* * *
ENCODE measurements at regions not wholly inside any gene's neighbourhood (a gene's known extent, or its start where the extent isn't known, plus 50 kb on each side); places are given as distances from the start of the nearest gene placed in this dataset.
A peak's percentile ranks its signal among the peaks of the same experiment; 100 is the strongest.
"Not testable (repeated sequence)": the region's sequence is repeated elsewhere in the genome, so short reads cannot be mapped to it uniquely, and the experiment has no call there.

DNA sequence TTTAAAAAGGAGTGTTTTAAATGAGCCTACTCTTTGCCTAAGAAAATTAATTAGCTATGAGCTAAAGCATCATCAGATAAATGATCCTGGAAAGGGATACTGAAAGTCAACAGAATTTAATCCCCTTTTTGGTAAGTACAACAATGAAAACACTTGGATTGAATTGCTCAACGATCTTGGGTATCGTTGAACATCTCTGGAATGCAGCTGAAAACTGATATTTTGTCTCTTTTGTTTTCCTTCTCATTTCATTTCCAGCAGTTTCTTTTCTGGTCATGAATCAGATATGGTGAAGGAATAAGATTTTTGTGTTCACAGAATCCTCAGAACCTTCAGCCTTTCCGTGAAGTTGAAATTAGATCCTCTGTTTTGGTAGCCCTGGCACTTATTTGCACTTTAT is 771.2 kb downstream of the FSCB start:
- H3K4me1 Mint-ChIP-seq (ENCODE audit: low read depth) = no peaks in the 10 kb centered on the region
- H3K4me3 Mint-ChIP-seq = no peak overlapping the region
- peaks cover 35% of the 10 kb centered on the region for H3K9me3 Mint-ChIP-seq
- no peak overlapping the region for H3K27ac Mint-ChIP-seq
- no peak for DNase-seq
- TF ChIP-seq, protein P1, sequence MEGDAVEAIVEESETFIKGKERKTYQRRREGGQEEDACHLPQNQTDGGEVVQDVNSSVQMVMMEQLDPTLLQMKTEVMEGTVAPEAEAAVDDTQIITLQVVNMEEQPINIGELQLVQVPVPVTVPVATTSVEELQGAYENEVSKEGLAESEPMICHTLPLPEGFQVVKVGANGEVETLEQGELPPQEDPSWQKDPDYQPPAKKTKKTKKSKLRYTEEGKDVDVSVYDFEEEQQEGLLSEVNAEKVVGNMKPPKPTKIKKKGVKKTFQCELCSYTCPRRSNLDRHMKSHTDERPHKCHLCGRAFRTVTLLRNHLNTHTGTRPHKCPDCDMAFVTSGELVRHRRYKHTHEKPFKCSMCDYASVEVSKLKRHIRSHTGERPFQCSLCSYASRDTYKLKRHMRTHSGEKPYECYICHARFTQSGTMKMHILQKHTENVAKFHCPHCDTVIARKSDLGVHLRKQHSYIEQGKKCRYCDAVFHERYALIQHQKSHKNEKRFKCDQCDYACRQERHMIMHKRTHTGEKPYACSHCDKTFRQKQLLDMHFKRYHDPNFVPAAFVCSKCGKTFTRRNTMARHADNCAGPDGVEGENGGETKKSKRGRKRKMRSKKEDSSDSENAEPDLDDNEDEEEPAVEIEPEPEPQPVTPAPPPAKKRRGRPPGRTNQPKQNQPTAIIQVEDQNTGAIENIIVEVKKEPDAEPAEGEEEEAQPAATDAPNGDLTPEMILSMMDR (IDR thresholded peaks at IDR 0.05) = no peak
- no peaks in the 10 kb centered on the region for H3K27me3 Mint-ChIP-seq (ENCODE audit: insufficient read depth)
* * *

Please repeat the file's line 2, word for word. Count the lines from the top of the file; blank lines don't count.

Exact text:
A peak's percentile ranks its signal among the peaks of the same experiment; 100 is the strongest.